CIOs at retail companies also will have to work with their counterparts in their supply base to find ways to get product to the stores before the stores are sold out of an item. Studies show that products are out of stock in the grocery and mass-merchandise sector an average of 7 percent of the time. Procter & Gamble Co. has commissioned research that reveals that out-of-stocks on some fast-moving items can be as high as 17 percent.
As Wal-Mart pushes forward with RFID technology, the network effect is likely to spread quickly. If P&G is tagging pallets and cases for Wal-Mart, it's not difficult for P&G to do the same for Target Corp. and other retail partners. That provides incentives for other retailers to follow Wal-Mart's lead.
And the benefits of RFID won't be limited to the retail and consumer goods industries. Wal-Mart is the world's largest tire retailer. The Transportation Recall Enhancement, Accountability, and Documentation (TREAD) Act requires automakers to be able to uniquely identify tires on cars from the 2004 model year, so the tires can be recalled more effectively. If Wal-Mart uses EPC tags on tires, it would make sense for automakers to use the same tags, which will be less expensive than specialized tags produced in much smaller volumes.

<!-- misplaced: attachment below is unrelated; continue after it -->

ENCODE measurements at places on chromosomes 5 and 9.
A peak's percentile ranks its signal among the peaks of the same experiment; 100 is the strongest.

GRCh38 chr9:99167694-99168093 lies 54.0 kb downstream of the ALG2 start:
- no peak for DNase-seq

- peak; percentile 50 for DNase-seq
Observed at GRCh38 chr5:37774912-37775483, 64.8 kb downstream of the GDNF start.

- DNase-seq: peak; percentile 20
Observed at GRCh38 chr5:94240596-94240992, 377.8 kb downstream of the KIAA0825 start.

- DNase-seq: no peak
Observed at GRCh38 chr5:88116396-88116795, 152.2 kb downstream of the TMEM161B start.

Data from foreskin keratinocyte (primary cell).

As more companies adopt the technology, the price of RFID tags and readers will drop sharply and all kinds of new applications will become economically viable. Manufacturers will be able to put tags on parts to enable them to more efficiently customize their products. Pharmaceutical companies will be able to ensure that their drug products are not counterfeited. Farm products will be tracked from the stable to the table, ensuring freshness and the ability to quickly recall tainted meat. The improvement in productivity will dwarf the gains seen during the Internet era. But given the complexity of implementing this technology, companies that don't move quickly will wind up at a severe competitive disadvantage.
Mark Roberti is founder and editor of RFID Journal, an independent Web site that covers business applications of RFID technology.
This article was originally published on 09-15-2003
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